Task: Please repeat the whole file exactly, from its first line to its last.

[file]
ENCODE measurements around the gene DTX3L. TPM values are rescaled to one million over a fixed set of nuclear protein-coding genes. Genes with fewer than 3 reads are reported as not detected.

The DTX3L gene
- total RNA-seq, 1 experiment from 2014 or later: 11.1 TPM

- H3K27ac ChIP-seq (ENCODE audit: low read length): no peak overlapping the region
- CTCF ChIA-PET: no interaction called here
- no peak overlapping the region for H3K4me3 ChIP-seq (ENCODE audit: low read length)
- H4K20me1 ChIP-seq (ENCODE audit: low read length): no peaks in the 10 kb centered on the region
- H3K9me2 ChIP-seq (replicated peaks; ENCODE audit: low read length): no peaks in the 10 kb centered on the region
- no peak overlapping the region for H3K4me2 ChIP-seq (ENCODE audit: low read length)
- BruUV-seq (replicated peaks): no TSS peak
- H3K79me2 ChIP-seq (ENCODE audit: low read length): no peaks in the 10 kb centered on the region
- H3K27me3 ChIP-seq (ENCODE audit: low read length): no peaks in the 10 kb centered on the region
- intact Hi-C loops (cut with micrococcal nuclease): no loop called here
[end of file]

ENCODE measurements around the gene DTX3L. TPM values are rescaled to one million over a fixed set of nuclear protein-coding genes. Genes with fewer than 3 reads are reported as not detected.

The DTX3L gene
- total RNA-seq, 1 experiment from 2014 or later: 11.1 TPM

- H3K27ac ChIP-seq (ENCODE audit: low read length): no peak overlapping the region
- CTCF ChIA-PET: no interaction called here
- no peak overlapping the region for H3K4me3 ChIP-seq (ENCODE audit: low read length)
- H4K20me1 ChIP-seq (ENCODE audit: low read length): no peaks in the 10 kb centered on the region
- H3K9me2 ChIP-seq (replicated peaks; ENCODE audit: low read length): no peaks in the 10 kb centered on the region
- no peak overlapping the region for H3K4me2 ChIP-seq (ENCODE audit: low read length)
- BruUV-seq (replicated peaks): no TSS peak
- H3K79me2 ChIP-seq (ENCODE audit: low read length): no peaks in the 10 kb centered on the region
- H3K27me3 ChIP-seq (ENCODE audit: low read length): no peaks in the 10 kb centered on the region
- intact Hi-C loops (cut with micrococcal nuclease): no loop called here